We are emotional beings. It's part of what we are. There are times when the normal human thing is to express your emotions. There are times when our logical mind serves us better.

Emotions are stirred up to motivate people all the time.

Commercials do it to sell their wares. Talk show hosts do it to advance political views. Writers and musicians try to evoke emotion from their audience. Hitler did it to control a nation. Mobs are groups of people running high on emotion.

Emotions are used for "good" and "bad" causes. (My good cause might be your bad cause.)

Your emotions are being manipulated. Someone else is trying to control your actions. Attempts are being made to bypass your logic centers.

Before you get all stirred out about one cause or another, ask yourself if they are playing directly to your emotions. Think before you act. Actions done during times of high emotion will have to be lived with when cold harsh logic returns.

One of the big motivators is fear. The powers that be use it all the time. Fear terrorists! (And give up your civil rights.) Bail out the banks or terrible things will happen! (We bailed them out and terrible things happened) Drug companies use fear to sell their nostrums. Insurance companies use fear. (What will happen to your family when your are gone?) Religions do it all the time. (Do what the preacher says or you'll burn in hell for all eternity.)

What's a person to do?

Take a deep breath and pause for a moment.

Constantly ask yourself: Is this another appeal to my emotions? Are they trying to get me to act without thinking too much? Do they want you to "act now," perhaps before your logical mind can catch up?

Once you are aware how emotional manipulation works, you are less likely to fall for it. It does help to turn down the chatter.

Learn to be comfortable with the silence of you own mind.

Push your own buttons.


Saturday, May 8, 2010

Like Money in the Bank, only better.

Working four evenings and one full day, I've gathered just about all the firewood I'm going to need for next winter. In fact, I loaded up enough firewood for two households. My buddy cut the wood to length, and I loaded it in our pickup trucks.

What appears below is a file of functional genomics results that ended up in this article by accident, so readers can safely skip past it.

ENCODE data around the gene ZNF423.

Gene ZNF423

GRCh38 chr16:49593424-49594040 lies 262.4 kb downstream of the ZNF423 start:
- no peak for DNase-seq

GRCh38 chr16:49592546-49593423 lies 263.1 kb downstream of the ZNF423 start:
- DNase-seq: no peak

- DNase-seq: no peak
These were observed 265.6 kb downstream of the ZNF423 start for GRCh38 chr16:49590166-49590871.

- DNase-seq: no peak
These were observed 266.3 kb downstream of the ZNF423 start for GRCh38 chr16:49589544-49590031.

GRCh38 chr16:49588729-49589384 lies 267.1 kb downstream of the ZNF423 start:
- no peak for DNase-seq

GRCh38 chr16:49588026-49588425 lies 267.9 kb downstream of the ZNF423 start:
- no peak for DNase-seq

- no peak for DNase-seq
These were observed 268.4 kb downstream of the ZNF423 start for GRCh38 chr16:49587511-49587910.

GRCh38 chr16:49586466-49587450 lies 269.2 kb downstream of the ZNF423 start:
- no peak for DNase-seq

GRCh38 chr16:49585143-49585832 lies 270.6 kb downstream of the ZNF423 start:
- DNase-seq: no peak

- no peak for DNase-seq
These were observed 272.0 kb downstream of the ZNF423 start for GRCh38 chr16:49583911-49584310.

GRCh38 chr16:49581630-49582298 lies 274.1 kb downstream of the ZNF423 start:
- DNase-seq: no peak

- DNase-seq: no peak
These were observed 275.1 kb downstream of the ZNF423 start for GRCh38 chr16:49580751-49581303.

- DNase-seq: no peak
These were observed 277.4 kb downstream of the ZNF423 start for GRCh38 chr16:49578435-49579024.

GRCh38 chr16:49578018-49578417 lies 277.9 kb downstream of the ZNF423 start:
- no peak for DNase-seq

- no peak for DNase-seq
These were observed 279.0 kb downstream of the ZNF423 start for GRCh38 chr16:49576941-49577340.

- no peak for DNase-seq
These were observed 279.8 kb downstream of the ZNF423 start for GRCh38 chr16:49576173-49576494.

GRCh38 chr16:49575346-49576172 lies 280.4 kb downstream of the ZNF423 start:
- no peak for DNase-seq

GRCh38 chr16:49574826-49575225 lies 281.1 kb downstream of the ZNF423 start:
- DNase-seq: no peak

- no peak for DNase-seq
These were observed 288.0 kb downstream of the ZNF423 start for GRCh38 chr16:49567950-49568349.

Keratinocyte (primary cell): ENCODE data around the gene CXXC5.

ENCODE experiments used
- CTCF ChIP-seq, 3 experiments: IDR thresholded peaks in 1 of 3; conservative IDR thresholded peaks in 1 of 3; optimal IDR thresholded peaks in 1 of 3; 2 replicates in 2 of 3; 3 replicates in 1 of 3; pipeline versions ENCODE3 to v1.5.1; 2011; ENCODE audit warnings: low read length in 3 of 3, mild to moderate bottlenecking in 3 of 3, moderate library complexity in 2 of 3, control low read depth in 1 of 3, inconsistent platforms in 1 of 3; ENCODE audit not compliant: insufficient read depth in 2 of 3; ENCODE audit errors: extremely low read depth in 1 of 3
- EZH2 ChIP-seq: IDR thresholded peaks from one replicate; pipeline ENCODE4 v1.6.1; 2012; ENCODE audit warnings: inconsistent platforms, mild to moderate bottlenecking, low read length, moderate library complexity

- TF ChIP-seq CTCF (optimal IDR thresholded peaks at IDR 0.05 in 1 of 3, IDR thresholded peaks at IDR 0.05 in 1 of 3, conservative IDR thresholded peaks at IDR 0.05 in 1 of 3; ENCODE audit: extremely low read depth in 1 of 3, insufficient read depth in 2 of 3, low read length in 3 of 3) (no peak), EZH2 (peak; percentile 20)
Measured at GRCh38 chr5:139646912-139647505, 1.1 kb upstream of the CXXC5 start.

Of course, some of it needs to be split, and all of it needs to be piled under cover. The main thing is, it's here at the house. I don't have to worry about the price of heating oil next winter. Nor do I have to worry about the supply.

I used to say that having a year's worth of firewood was like money in the bank. Judging from the state of our banks right now, I'd say it's even better than that.

Just because I have enough for next winter doesn't mean I'm stopping my firewood gathering. In fact, while unloading wood, a neighbor asked if I'd be willing to haul some trees away that he has to cut down. That's the start of another year's woodpile.

Those of you in warmer climes than mine might not understand how good it feels to have a big woodpile. Northern NH is darn cold and it takes some planning to get by. At least wood heat is pretty low tech. No electricity needed. Wood can be processed by hand tools.

When the AC dies in the south, I don't know what you guys down there are going to do. They don't have wood fired air conditioners. There's a reason those old southern homes had huge windows that could be opened for excellent cross ventilation. Modern homes aren't built that way.

Of course, many homes here in the north are totally reliant on oil or gas heat. They lack a good well built chimney that's woodstove rated. There are reasons older homes were built the way they were. Add in modern insulation, and we are better off than in the old days.


Friday, May 7, 2010


Picked up another load of mixed hardwoods for the woodstove. That's the fourth so far this week. Looks like I picked up about 2.5 - 3 cords so far. Yes, my poor truck has been somewhat overloaded.

Friday I'm starting early and working late. My friend and I will have to be off the woodlot by the end of the weekend. Weather Saturday and Sunday is projected to be bad, so our hauling might end Friday. Would like to get at least 3 loads in.